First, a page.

Exam #4 Study Guide
Exam #4 Study Guide PSYC 4220
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This 34 page Study Guide was uploaded by Emilie Vainer on Thursday December 10, 2015. The Study Guide belongs to PSYC 4220 at University of Georgia taught by Kacy Welsh in Fall 2015. Since its upload, it has received 298 views. For similar materials see Developmental Psychology in Psychlogy at University of Georgia.
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Date Created: 12/10/15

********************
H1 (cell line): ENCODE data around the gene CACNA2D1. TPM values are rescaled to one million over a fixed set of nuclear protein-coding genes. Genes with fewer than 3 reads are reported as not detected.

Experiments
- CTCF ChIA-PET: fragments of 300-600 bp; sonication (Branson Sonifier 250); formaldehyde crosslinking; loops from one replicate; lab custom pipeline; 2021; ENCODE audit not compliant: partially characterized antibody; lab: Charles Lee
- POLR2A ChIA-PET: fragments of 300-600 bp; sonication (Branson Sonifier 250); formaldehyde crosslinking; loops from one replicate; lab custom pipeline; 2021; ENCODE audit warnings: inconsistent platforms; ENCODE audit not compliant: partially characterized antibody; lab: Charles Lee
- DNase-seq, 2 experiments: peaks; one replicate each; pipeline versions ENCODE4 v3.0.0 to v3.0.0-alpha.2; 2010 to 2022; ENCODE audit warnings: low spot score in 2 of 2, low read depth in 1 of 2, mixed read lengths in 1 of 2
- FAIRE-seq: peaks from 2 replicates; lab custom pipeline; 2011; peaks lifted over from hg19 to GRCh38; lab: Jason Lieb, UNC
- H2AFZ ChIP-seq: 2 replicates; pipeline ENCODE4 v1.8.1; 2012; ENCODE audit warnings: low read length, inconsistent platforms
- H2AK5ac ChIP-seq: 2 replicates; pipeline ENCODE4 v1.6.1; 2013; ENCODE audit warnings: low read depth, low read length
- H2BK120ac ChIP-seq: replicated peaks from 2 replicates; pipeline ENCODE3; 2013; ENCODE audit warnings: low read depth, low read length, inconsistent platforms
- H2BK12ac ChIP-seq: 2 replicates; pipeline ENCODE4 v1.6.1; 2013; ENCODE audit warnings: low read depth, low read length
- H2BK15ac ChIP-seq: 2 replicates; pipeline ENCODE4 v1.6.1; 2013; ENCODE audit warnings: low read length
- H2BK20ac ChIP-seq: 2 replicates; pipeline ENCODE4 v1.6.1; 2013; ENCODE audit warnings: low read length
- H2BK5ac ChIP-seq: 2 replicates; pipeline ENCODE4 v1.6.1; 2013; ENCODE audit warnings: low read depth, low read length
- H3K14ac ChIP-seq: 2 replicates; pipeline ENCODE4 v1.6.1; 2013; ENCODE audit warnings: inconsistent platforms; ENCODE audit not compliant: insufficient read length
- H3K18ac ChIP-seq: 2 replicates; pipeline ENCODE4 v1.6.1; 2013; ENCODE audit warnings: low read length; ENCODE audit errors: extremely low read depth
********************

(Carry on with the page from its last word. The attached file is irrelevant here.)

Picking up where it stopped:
PSYC4220 Exam #4 Study Guide: PowerPoint Notes, Lecture Notes and Book Notes PowerPoint and Lecture Notes: Chapter 13: Social and Personality Development in Middle Childhood Erikson’s Psychosocial Stages • Industry vs. Inferiority (6-‐12) o Industry § Developing a sense of competence at skills and social rules important in your culture • Includes social norms and cues as well as gender roles • A lot of social growth happening • Skills in industrialized countries learned through school • Mainly successful; learn competence o Inferiority § Child is unable to master most of important skills § Pessimism and lack of confidence in own ability to do things well o Industry in childhood more closely correlated to adult success than IQ or background Self-‐Concept • Self concept becomes more complex, more abstract across middle childhood o Start giving psychological descriptors § Ex: I am nice when I want to be o Begin dividing self-‐concept in multiple parts § Academic, social, emotional, physical o Begin engaging in social comparison § Evaluating one’s appearance, abilities, opinions, behavior in relation to others § May engage in downward social comparison to protect self-‐ esteem • Compare themselves to people worse than them Self-‐Esteem • Self-‐esteem also becomes differentiated Development of Self-‐Esteem • Self esteem increases steadily (does not drop much) during middle childhood, with slight drop around 23 • Influences on self esteem: o Cultural: § Children from cultures with emphasis on social comparison often have lower self esteem • Seen in kids in China, Japan and Korea o Collectivistic cultures value humble and modesty and appreciate others for doing weel o Gender: § US girls higher in language-‐arts, boys in math, science, and physical ability § Boys and girls overall levels of self esteem very similar in middle childhood o Race/Ethnicity: § In early childhood, African-‐American and Hispanic Children have lower self-‐esteem than Caucasian children • But by the end of middle childhood, self-‐esteem increases in both groups, with African American kids having the highest self-‐esteem by age 11 o Parenting Styles: § Authoritative parents = kids with higher self esteem § Controlling or authoritarian parents = lower self esteem children § Permissive parents = kids with unrealistically high self-‐esteem, adjustment problems § In US, self-‐esteem has risen sharply as achievement has fallen, anti-‐social/narcissistic behaviors have increased § Don’t just praise: urge kids to set goals and achieve them • Want kids to grow up believing they can get better at things Attribution • Stability Dimension: unstable vs. stable cause o Unstable = effort/mood/fatigue o Stable = ability/intelligence • Internal – External Dimension Influences of Self-‐Esteem: • Achievement attributions: o Mastery-‐oriented attributions: credit success to high ability, failure to insufficient effort § Good for academics • Able to fix when fail § Leads to high self-‐esteem and willingness to approach challenging tasks o Learned helplessness: credit success to external factors (like luck), failure to low ability § Leads to low self esteem, anxiety in face of challenges, giving up Relationship With Peers • During middle childhood, children start spending more time with their peers and less with adults • Peer relationships are highly important o Allow children to learn to argue because peers are on the same level § So, children learn how to compromise and deal with arguments • During middle childhood, friendships evolve, but can be long lasting if they are high quality o Stage 1: Basing Friendship on Other’s Behavior’s (4-‐7 y.o.) § Friends are who you have fun with § Friends because they like me and I like them – they are fun § Friend is who they are playing with at the time § Share toys • Friendships can end easily • Friendships can also be easily made § Do treat friends differently than strangers o Stage 2: Basing Friendship on Trust (8-‐10 y.o.) § Friends are people who are similar to you and friends trust each other • By academic level, same race, same social level § Trust: friend is kind, does not bully, does not violate trust • Important to kids at this age § Selective at choosing friends § More enduring • Arguments § Kids who are kind with friends, promote good behaviors in friends and same with opposite o Stage 3: Basing Friendship on Psychological Closeness (11 and up) § Friends are people you share intimate thoughts with and friends are loyal • Share deeper thoughts and feelings • Friends provide support and are there for you when you need Relationships With Peers Continued • Peer Groups: social units who generate values, standards for behavior and a social hierarchy o In beginning, develop with kids in same class then based on similarities o Membership stable for short periods of time but changes from year to year as kids change classrooms o Kids that stay in same class = 50-‐70% of groups stable • When looking at in-‐group, positive outlook o Out-‐group negative and all out-‐group people are seen the same • Kids start excluding other kids • View excluding kids wrong, less likely to do so for superficial reasons as they age o Are okay with excluding due to the kids always disrupting group (disrupt group function) § Kick kid out of group if no one in group respects/likes them anymore o Excluded kids turn to other low status (excluded) kids or withdraw from peers § Group with lack of social skills = chances to improve social skills decreases • Peer Acceptance: extent to which a child is viewed by a group of peers as a worthy social partner o Researchers use sociometric techniques to determine peer acceptance § Kids rate other kids in classroom on Likert type scales Categories of Peer Acceptance • Popular: often liked, rarely disliked o Socially and academically skilled, cooperative, helpful, low level of intense negative emotions § Socially skilled enough to join convo or game § Do not get upset very easily • Rejected: rarely liked, often disliked o Rejected-‐aggressive: § Hostile, disruptive, lacking social skills and see other people that way too; become more disliked over time o Rejected-‐withdrawn: § Socially anxious, passive, often bullied o Both types may lead to academic problems, depressions, loneliness § Hard for kids to come out of these categories • Neglected: neither liked nor disliked o Ignored by peers o Shy, withdrawn, but good social skills § Happy with peer relationships even with fewer friends; easy to move out of category • Controversial: liked by many, disliked by many o Aggressive, disruptive but also socially skilled, leaders o Often in popular group, but bullies and class clowns • Average: some like, some dislike, in the middle Gender Differences in Friendships • Become more flexible about gender during middle childhood • But gender segregation continues, intensifies o Border Work: briefly interacting with the opposite gender group to help define boundaries between groups; kind of romantic § Both groups enjoy games mostly • Boys’ friendships = larger groups, clear dominance hierarchy o Attempt to maintain, improve status = competitive interactions o More accepting of new comers o Play outside, cover large areas • Girls’ friendships = 1-‐2 best friends, equality in status o More cooperation, compromising o More self-‐disclosure, social support o Play inside, or in smaller areas closer to school/home Chapter 14: Physical Development in Adolescence (puberty to 18 years old) Physical Development • Adolescent growth spurt: period of rapid growth hen body takes on adult proportions o Females: § Start at 10.5 years • Fastest for height age 12, weight 12.5 years • Finish: 16 years; when most girls will reach adult height § Develop more fat in breasts, hips; hips widen o Males: § Starts at 13 years • Fastest for height at age 13.5 years, weight 14 years • Finish: 18-‐20 years § Develop more muscle mass, broader shoulders o Cephalocaudal Principle reverses § Kids grow from the feet up • Feet à legs à hands à torso o Face also takes on adult shape • Puberty: biological change resulting in sexual, reproductive maturity o Females: § Starts at 9-‐11 years: development of breast buds § Menarche (first menstruation): average in US = 12.5 years § Other changes: • Hair growth • Widening of hips, rounding of body • Maturation of reproductive organs • Changes to primary and secondary characteristics o Male: § Begins at 11-‐12 years with enlargement of testes • Scrotum thickens, testes fully descend § Spermarche (initial ejaculation): average age of 13 year old • May not have live sperm or be fertile at this time though § Sperm production: average age 14 years § Other changes: • Increase in muscle mass • Hair growth: pubic hair then leg hair • Voice changes • Sexual organs mature Reactions to Puberty • Both positive and negative reactions o More positive if prepared § Girls likely to tell mom/friends(s) § Boys likely to tell no one • Gender differences in reactions to body image: o Girls more negative: do not like weight gain, hair growth, menstruation § Very few with positive body image, regardless of body shape § Focus on fat, leads to dieting o Boys more positive: like increase in muscle, like hair § Negative body image if too skinny, overweight • Focus on muscle, leads to exercise, supplements o Teens with very negative body image at risk for depression, anxiety, eating disorders, low self-‐esteem Timing of Puberty • Mostly studied in girls o Affected by: § Body weight, nutrition, exercise § Heredity: identical twins start near the same time as the other • Environmental factors: o High levels of stress, harsh parenting, parental separation associated with earlier start of menarche • Secular trend: shift in pattern of characteristic overtime o Secular trend in puberty: industrialized nations = earlier maturation over time § 7-‐8 y.o. = Precocious puberty § None of the following at the following ages is considered late: • 13: breast • 14: pubic hair • 16: menstruation • If not testicular growth by 14 and no pubic hair by 15, considered delayed o The better the nutrition, the earlier the puberty • Early vs on time vs late o Boys: § Early maturation mostly advantageous • More socially competent, confident, athletic, leaders • Adults see earlier maturing boys are more competent and responsible o Parents fight with them less • More stress, depression, problem behaviors because of how adults are treating them § Late maturation disadvantageous • More anxious, less athletic • Lower scores on academic tests lower educational aspirations • Girls: o Early maturation disadvantageous § Less popular, less focused on academics § Higher risk of depression, anxiety, problem behaviors o Later maturation advantageous § More popular and academic • Impact of timing fades somewhat but may still have effects into early adulthood Brain Development • Continued pruning of unused synapses • Growth and myelination of stimulated neurons speeds up • Connections between areas of the brain strengthen o Mostly in corpus callosum, prefrontal cortex, amygdala o More control of impulses o Higher level thinking better • Maturation of the limbic system happens before maturation of the prefrontal cortex o Emotional control not fully developed until early adulthood § Risk can be governed by emotion • Neurons become more responsive to excitatory neurotransmitters o More sensitive to stressful, pleasurable and/or novel stimuli o More sensitive to Oxytocin; may help explain self-‐consciousness, desire to please peers Brain Development: Changing States of Arousal • Circadian rhythm shifts: get sleepy later, want to wake up later o Want to get to bed later • Still need ~9 hours of sleep, but often do not get that o If sleep-‐deprived: § Perform worse on cognitive tasks in the AM § Academic difficulties § Depression, emotional outbursts § More high risk behaviors, auto accidents • Delaying start of school can help, but not completely o If delay school an hour, then problem with extracurricular activities Motor Development • Boys and girls are equal in improvements until puberty o Then boys continue to increase in strength, skill, speed; girls often level off or decline o Why? § Biological differences § Gender role socialization o Girls who participate in sports during childhood and adolescence: § Increase in positive body image, perceptions of physical competence, positive “masculine” traits (used to be seen as masculine but now neutral: aggressive, leader) § Correlated with higher self-‐esteem Chapter 15: Cognitive Development in Adolescence Stages of Cognitive Development: Formal Operations (12 and older) • Can mentally manipulate abstract objects/concepts o Develop hypotheticodeductive reasoning: can make hypothesis about objects/events that are not real § Thinking about what could be • Ex: if no one had a thumb, the world would change o Develop inductive reasoning: ability to go from specific observations to broad generalization § Ex: burnt cookies: think and test out variables to make the cookies again and not burnt; test out one variable at a time o Pendulum Problem: older kids understand weight or length of string could be the problem and can test one variable at a time and younger kids cannot understand how to test one variable at a time and will test multiple at one time which will disenable them to figure out the problem Implications of Formal Operations • Ability to think abstractly + increases in metacognition = broader changes: o Richer understanding of people o Ability to form an identity § Can you imagine yourself as a number of different thing o Increased complexity of though § There can be different solutions for a problem and imagine a different future o Ability to imagine hypothetical versions of reality § Can lead to confusion, rebellion against “illogical rules”, idealism because able to imagine an ideal world versus the world now (reality) which can lead to anger • Adolescent Egocentrism: state of self-‐absorption in which the world is viewed from one’s own point of view o Imaginary Audience: belief that everyone around is as interested in their thoughts and behaviors as they are o Personal Fable: part of adolescent egocentrism that involves feeling special, unique and invincible § Wouldn’t happen to me because I am special and unique Formal Operations • Research indicates that not all adults reach formal operations • More schooling = more able to reach formal operations o Most likely to show abstract thinking on areas that are interesting, relevant to your life (such as your major) o All adults likely have the ability to use formal operations, but may have to learn to do so through experience Post Formal Though: Emerging Adulthood and Beyond • Ways of thinking that are more complex than formal operational thinking o Relativistic Thinking: realizing knowledge is subjective and relative § Teens are absolutists: there is only one truth, correct solution § Adults may be relativists § Students get more relativistic during college years – there is not one absolute truth so everyone is right but by end of college, pick opinions that make more sense with evidence to support it Moral Development • Moral Reasoning: thinking process that occurs when we decide what is right or wrong • Kohlberg tested people by asking how they would respond to moral dilemmas o Actual decision is not as important as reasons why they made the decision § Reason is what determines stage • Developed stage theory of moral development o Cannot skip a stage or go back • 3 Levels: o Level 1: Preconventional Morality § Rules are external rather than internalized § What is right is what you can get away with, what is personally satisfying • Stage 1: Obedience and Punishment Orientation o What is moral to kids has to do with punishment o Punishment if doing something wrong o Characterized by desire to avoid punishment o Intentions are ignored: does not matter if reasons are good or bad § Only punishment matters • Stage 2: Instrumental Hedonism o What is right gets you the most reward o Characterized by desire to gain rewards or satisfy needs o Reward more important than punishment o Level 2: Conventional Morality § Guided by internalized morals • Societal norms are internal § Punishments, rewards become more abstract • Ex: are other people going to see me as a good or bad person; society continues to function normally § Typically reached in early adolescence • Most adults stayed at this level • Stage 3: “Good Boy” or “Good Girl” Morality o What is right pleases others § “Meaning well”, being nice is valued o Intention now considered o Seeking approval, avoiding disapproval now reinforcing factor • Stage 4: Authority and Social Order Maintaining Morality o Morality associated with following “will of society”, reflected in laws, social norms o Rigid sense of right and wrong based on law adopted o Conforms to rules of authority (laws), concerned with upholding social order and doing one’s duty o Going against law causes chaos o Level 3: Postconventional Morality § Develop broadly defined ethical principles not set by authority • Recognizes laws are not always moral • Looks beyond authority to take perspective of all, instead of one social group o Challenge the law o Understanding legality and morality sometimes does not match • Stage 5: Social Contract Orientation o One’s conduct is defined according to a “social contract”: should be linked to common good, not just focusing on benefit to self o People have basic rights that we must prove it § Try to change law to benefit all people o Laws should be democratic, maximize welfare of all o If laws compromise basic human rights, have moral obligation to challenge law • Stage 6: Morality of Individual Principles of Conscience o “Right” and “wrong” based on self-‐generated principles o Principles adhered to regardless of consequence to individual § Value principles more than their own lives o So rare and hard to determine, Kohlberg stopped looking it Is Moral Reasoning Related to Moral Behavior? • Not in early childhood o Even if know something is wrong, will still do it • Moderately related after early childhood o Kohlberg used dilemmas to determine level of morality of students § Then tempted them to cheat • Preconventional morals: 70% cheated • Conventional morals: 55% cheated • Postconventional: 15% cheated Criticisms of Kohlberg’s Theory • Western theory bias o Democratic laws important à very much of a western bias • A gender biased model towards men o Logic, rights, abstract thinking: ways men think o Women will get stuck at level 3 § Despite what he thought though, women could get to all levels Chapter 16: Social & Personality Development in Adolescence Erikson’s Psychosocial Theory • Identity vs. Role Confusion (teens – early 20s) o Identity: mature self-‐definition, sense of who one is, where one is going, how one fits into society o Identity Crisis: a time of uncertainty, anxiety about identity o Unsuccessful at developing identity = aimless, directionless, may adopt socially unacceptable behavior § End up with people who do not know what they want in life § Easier time with this stage if successful in earlier stages Identity Development • James Marcia identified 4 identity states based on 4 criteria: (For different parts of identity such as one for politics, one for dating, etc.) o Level of commitment to a particular aspect of identity o Time spent exploring options regarding that aspect of identity • Marcia’s Identity Statuses o Have not Experience Crisis Experienced Crisis (Haven’t explored options) (Explored options) Not Committed Identity Confusion: do not Identity care about aspect of Moratorium: do not identity know identity, but Ex: do not care about exploring to figure it religion so never think out about it Committed Identity Foreclosure: Identity commit to aspect of Achievement: figure identity without exploring out the aspect options Was Erikson Correct About Identity Development? • Timing o Believed “identity crisis” resolved by end of HS (ages 15-‐18) o Research does not support this: § Males aged 12-‐18: most in foreclosure or diffusion § 21 and up: most in moratorium or achievement § Women similar, but place more emphasis on gender roles, sexuality and balancing career/kids o May go back into moratorium or other stages after o Development is uneven: may be in different stages for different aspects of identity • Is development crisis-‐like? o Erikson believed teens would experience anxiety, confusion, pain o Research does not support this: § Teens in moratorium are happier, more helpful than those in diffusion or foreclosure o But Erikson was correct that having an Achieved Identity is healthy: § Achievement = closer relationships, higher self esteem, achievement motivation and moral reasoning § Diffusion = increased depression, low self esteem, academic problems, anti-‐social acts, drug abuse § Foreclosure = happy, but greater need for social approval, dogmatic/inflexible thinking style (not open to hearing other points of view) – closed off Factors Influence Identity Development • Cognitive Development: o Mastery of formal operations • Relationships with parents: o Long term diffusion correlated with being neglected or rejected o Long term foreclosure correlated with very close, rigid and controlling parents § Want acceptance of parents so do what parents want and like o Reaching achievement quickly correlated with affection, feelings of unconditional support (authoritative parenting) • Scholastic Influence: o Attending college: § Faster achievement of occupational identity § Slower achievement of political and spiritual identity • Broader social and historical context: culture plays role in formation of identity o Marcia’s model = western view of identity Self-‐Concept • Becomes even less concrete, more abstract • More self aware: see self from own and others’ perspective • More multifaceted: have different “selves” for different situations o 13, 15, 17 year olds asked what they were like in different situations § 13: had inconsistencies, did not notice and were not bothered § 15: had inconsistencies, noticed, were bothered, especially if engaging in false self behavior: goes against what you think you are – to please people § 17: had inconsistencies, noticed, were not bothered Self-‐Esteem • Further differentiate self-‐esteem, evaluating different aspects of self separately o Relational self worth: self-‐esteem in particular relationship contexts § Girls: being liked and accepted by friends § Boys: having influence over friends, attracting romantic partners • Self esteem may show temporary declines during transitional periods, but generally increases over time of adolescent years o Much individual variation, however § More likely to show decline if undergoing many transitions at once • Early adolescent girls – slightly lower, more fragile self-‐esteem (easier to show decline) o More concerned with appearance, more negative body image after puberty o Concern with social success can conflict with concern about academic success • Higher SES = higher self-‐esteem • For racial/ethnic minorities, strong/positive racial identity = higher self-‐ esteem o African Americans and Latinos highest, then Caucasians, then Asian Americans Gender Development • During early adolescence: Gender Intensification o Increased stereotyping about gender, movement toward more traditional gender identity o Declines by mid late adolescence Relationship with Parents • Teens strive for independence and autonomy o Shift focus from family to peers o Cognitive development + older appearance = more freedom, responsibilities o Teens de-‐idealize parents § Good to start to see parents as people and can make mistakes § Can cause problems: stop doing what parents say Relationship with Parents • At/after puberty, parent-‐child conflict increases in # and intensity o Typical arguments are over everyday issues o More tension between daughters and parents, than with son § Girls start puberty earlier so push for independence at younger age § Parents give greater freedom, less restrictions to sons o Parents own development adds tension § Parents also going through changes • Menopause, retiring • Hard to let go • Realize child is about to leave so want to spend a lot of time with them § ~20% of families have very rough time during children’s adolescence • Good parent-‐child relationship, extremely important for teens o Most consistent predictor of teen mental health o Must balance warmth, control and increasing independence § Be supportive and accepting to create good parent-‐child relationship § Monitor activities with teen’s willing participation § Democratic decision making, discipline with explanation § Provide needed info, remain open/honest o Coercive, controlling parents = more likely to have negative outcomes • Some conflict normal, adaptive o Conflict helps teenagers distance themselves from parents and create autonomy o Conflict reminds parents of how too controlling they can be • Parents and their children agree on most issues; more on big issues such as religion • By mid-‐late adolescence, conflict declines Peer Groups: Cliques • By early adolescence, form cliques: a small group of friends who interact regularly o Usually same-‐sex groups with 2-‐12 members § Boys’ cliques tend to be larger than girls’ • By mid-‐teens, cliques reform to include both genders • Children in cliques similar to each other • Over teen years, kids begin belonging to more than one clique o Membership becomes more stable by the 10 grade o During late adolescence: importance of being in popular clique, conforming to social norms lessens § More independent, spend more time on individual friendships, dating Peer Groups: Crowds • Large groups of peers who have similar stereotyped reputations, values, attitudes, behaviors, ways of expressing themselves o Crowd often decided by consensus of peers o Can influence reputation, treatment § Kids in high-‐status crowds tend to have higher self-‐esteem o Can also influence identity development Book Notes: Chapter 13: Social and Personality Development in Middle Childhood Stages of Friendship: Changing Views of Friends • William Damon’s 3 Distinct Stages of a Child’s Friendship o Stage 1: Basing Friendship on Others’ Behaviors (4-‐7 years) § Children see friends as others who like them and with whom they share toys and activities § Friends are the children they spend the most time with § Do not take others’ personal qualities into consideration • Do not see friendship based on their friends unique and positive personal traits • Use concrete approach that is based on others’ behavior o Like those that they can share with who share back o Do not like those who hit, do not share and do not play with them § In sum: friends viewed as people who present opportunities for pleasant interactions o Stage 2: Basing Friendship on Trust (8-‐10 years) § Take others’ personal qualities and traits and the rewards they provide into consideration § Centerpiece of friendship: mutual trust • Friends seen as those who can be counted on to help when needed • Violations of trust are taken very seriously o If there is a violation of trust, there is an expectation for a formal explanation and apology for the friendship to be reestablished o Stage 3: Basing Friendship on Psychological Closeness (11-‐15 years) § Begin to develop the view of friendship that is held during adolescence § Friendship characterized by feelings of closeness brought on by sharing personal thoughts and feelings § Friendships are also exclusive • Seek friends who will be loyal § View friendships in terms of the psychological benefits that friendship brings § Children develop clear ideas about which behaviors they seek in their friends The Family Families: The Changing Home Environment • One of biggest challenges facing children and their parents is the increasing independence that characterizes children’s behavior in middle childhood o Children move from being almost completely controlled by parents to increasingly controlling their own destinies • Middle childhood is a period of coregulation: a period in which parents and children jointly control children’s behavior o Children have control over their everyday behavior o Parents provide broad, general guidelines for conduct § Ex: parents may tell child to buy nutritious meal at lunch but child’s decision to buy pizza is her own Family Life • During middle years of childhood, children spend less time with parents than in earlier years • Still, parents remain the major influence in their children’s lives o Provide essential assistance, advice and direction • Siblings also have good and bad influences on children during middle childhood o Brothers and sisters can provide support, companionship, and a sense of security but can also be a source of strife or trouble • Sibling rivalry: can occur with siblings competing or quarreling with one another o Can be most intense when siblings are similar in age and are of the same sex o Parents may intensify this rivalry by favoring one child over the other § May not be accurate • Ex: older sibling may be permitted more freedom which the younger sibling may misinterpret as favoritism o Can also damage the self-‐esteem of one of the siblings • Children with no siblings do not have the opportunity to experience sibling rivalry but may miss benefits that siblings can bring o These children are still as well adjusted as children who have brothers and sisters o Only children are better-‐adjusted, have higher self-‐esteems and have stronger motivation to succeed and achieve § Good news for parents in China where a strict one-‐child policy in in effect § Chinese only children outperform children with siblings academically When Both Parents Works Outside the Home: How Do Children Fare? • Children whose